A Sugary Frosting: A Memoir of A Girlhood Spent in a Parsonage and How I Survived Being a Preacher’s Kid (The Cancer Books Book 2)
A Sugary Frosting / A Memoir of A Girlhood Spent in a Parsonage and How I Survived Being a Preacher’s Kid
This memoir reveals an underside of being a preacher’s kid, a public role that is rife with challenges of supporting your minister father and your minister’s-wife mother and of becoming yourself, a person they may not have expected their household to have produced. Relationships in this memoir are portrayed honestly and sometimes not flatteringly. A Sugary Frosting, a phrase derived from Martha Blowen’s journals, is a memoir of surviving religious idealism and inherited belief to undertake to become one’s self.
WHAT READERS HAVE SAID
~ The writing is engaging and the story flows seamlessly. I read this in two sittings and was anxious to get back it. I highly recommend this… — Kathleen Pooler
~ A delightful walk down memory lane — Joyce Garofalo
~ an entertaining and soul-searching memoir. —Martin Swinger
~ a seamlessly written memoir … engaging, entertaining and educational … I highly recommend it as a fine example to anyone who may be thinking about writing their own memoir. — Joy A. Lorton
~ …excellent job of honoring the stories of his late wife’s early life… — Sami Swan Thompson
~ The best description I have ever read about being a preacher’s child occurs on pages 116 through 118 in A Sugary Frosting. —C.D. Peterson
~ a touching tribute to Martha’s memory… — Cynthia Rose Lisbon
WHAT YOU’LL ENJOY
A Sugary Frosting is a step through the 1950s and 1960s that will bring the life of those years to the fore—at least as it was lived in a parsonage.
In its pages, you will observe:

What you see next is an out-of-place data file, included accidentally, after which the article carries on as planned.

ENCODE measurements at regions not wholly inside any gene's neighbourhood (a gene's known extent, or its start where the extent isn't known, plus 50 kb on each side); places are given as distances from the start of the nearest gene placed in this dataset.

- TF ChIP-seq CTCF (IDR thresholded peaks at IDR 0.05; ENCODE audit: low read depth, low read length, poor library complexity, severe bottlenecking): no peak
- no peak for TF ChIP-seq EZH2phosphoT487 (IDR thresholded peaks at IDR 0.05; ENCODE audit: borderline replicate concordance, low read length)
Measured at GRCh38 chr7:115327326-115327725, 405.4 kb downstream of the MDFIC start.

• the viciousness of the “White Church” whose members sent hate notes to the minister.
• the minister’s “cunnin’ ” little girl showing her rosebud petticoat to the church ladies.
• women going to church wearing gloves—even in summer.
• the minister’s daughter smoking pot and telling her parents it was incense.
• what it felt like to be a talented lyric soprano and not wanting to sing.
• going to the elite Milton Academy and hating it.
• being bullied by a high school teacher.
• living a life where everything had to be “nice-nice.”
• having her parents’ anti-war protests lead to being dismissed from their church
These—and more—stories, told artfully and insightfully, will keep you reading long past when you should be asleep.
In A Sugary Frosting / A Girlhood Spent in a Parsonage, the hero comes to the realization that the religious beliefs she has inherited do not fit comfortably. From early on, she wonders “What does it mean ‘to love Jesus?'” She struggles to make belief and experience mesh but as she writes, “I was too young to understand, but I knew my own experience and not my parents’ belief had to be my guide.”
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